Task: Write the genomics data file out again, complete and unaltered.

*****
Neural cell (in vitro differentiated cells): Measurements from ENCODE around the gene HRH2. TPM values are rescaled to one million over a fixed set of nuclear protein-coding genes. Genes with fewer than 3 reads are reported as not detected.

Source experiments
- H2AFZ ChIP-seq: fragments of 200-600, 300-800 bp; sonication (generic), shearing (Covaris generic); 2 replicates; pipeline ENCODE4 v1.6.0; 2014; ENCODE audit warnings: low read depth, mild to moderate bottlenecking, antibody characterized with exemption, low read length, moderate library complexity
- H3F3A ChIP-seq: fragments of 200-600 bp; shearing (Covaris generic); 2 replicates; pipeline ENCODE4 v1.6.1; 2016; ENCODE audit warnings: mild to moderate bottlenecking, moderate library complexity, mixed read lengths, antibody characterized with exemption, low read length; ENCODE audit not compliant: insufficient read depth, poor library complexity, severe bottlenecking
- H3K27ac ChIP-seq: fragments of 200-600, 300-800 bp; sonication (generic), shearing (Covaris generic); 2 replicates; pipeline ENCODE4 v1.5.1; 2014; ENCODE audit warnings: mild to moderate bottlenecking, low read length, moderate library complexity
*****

Neural cell (in vitro differentiated cells): Measurements from ENCODE around the gene HRH2. TPM values are rescaled to one million over a fixed set of nuclear protein-coding genes. Genes with fewer than 3 reads are reported as not detected.

Source experiments
- H2AFZ ChIP-seq: fragments of 200-600, 300-800 bp; sonication (generic), shearing (Covaris generic); 2 replicates; pipeline ENCODE4 v1.6.0; 2014; ENCODE audit warnings: low read depth, mild to moderate bottlenecking, antibody characterized with exemption, low read length, moderate library complexity
- H3F3A ChIP-seq: fragments of 200-600 bp; shearing (Covaris generic); 2 replicates; pipeline ENCODE4 v1.6.1; 2016; ENCODE audit warnings: mild to moderate bottlenecking, moderate library complexity, mixed read lengths, antibody characterized with exemption, low read length; ENCODE audit not compliant: insufficient read depth, poor library complexity, severe bottlenecking
- H3K27ac ChIP-seq: fragments of 200-600, 300-800 bp; sonication (generic), shearing (Covaris generic); 2 replicates; pipeline ENCODE4 v1.5.1; 2014; ENCODE audit warnings: mild to moderate bottlenecking, low read length, moderate library complexity